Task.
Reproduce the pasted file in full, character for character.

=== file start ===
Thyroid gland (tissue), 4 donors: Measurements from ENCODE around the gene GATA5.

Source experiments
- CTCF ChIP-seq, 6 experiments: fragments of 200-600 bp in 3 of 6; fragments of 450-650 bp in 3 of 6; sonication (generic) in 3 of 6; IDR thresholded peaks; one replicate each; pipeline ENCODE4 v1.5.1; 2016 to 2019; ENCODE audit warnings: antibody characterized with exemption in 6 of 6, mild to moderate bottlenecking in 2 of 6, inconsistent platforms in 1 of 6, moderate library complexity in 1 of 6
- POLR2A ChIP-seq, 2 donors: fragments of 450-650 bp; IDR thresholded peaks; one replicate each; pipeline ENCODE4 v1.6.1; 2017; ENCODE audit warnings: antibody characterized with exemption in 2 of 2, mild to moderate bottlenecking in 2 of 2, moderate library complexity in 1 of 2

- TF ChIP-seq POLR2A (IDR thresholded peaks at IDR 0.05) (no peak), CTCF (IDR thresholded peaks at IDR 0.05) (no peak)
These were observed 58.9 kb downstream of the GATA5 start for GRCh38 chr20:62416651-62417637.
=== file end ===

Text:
Thyroid gland (tissue), 4 donors: Measurements from ENCODE around the gene GATA5.

Source experiments
- CTCF ChIP-seq, 6 experiments: fragments of 200-600 bp in 3 of 6; fragments of 450-650 bp in 3 of 6; sonication (generic) in 3 of 6; IDR thresholded peaks; one replicate each; pipeline ENCODE4 v1.5.1; 2016 to 2019; ENCODE audit warnings: antibody characterized with exemption in 6 of 6, mild to moderate bottlenecking in 2 of 6, inconsistent platforms in 1 of 6, moderate library complexity in 1 of 6
- POLR2A ChIP-seq, 2 donors: fragments of 450-650 bp; IDR thresholded peaks; one replicate each; pipeline ENCODE4 v1.6.1; 2017; ENCODE audit warnings: antibody characterized with exemption in 2 of 2, mild to moderate bottlenecking in 2 of 2, moderate library complexity in 1 of 2

- TF ChIP-seq POLR2A (IDR thresholded peaks at IDR 0.05) (no peak), CTCF (IDR thresholded peaks at IDR 0.05) (no peak)
These were observed 58.9 kb downstream of the GATA5 start for GRCh38 chr20:62416651-62417637.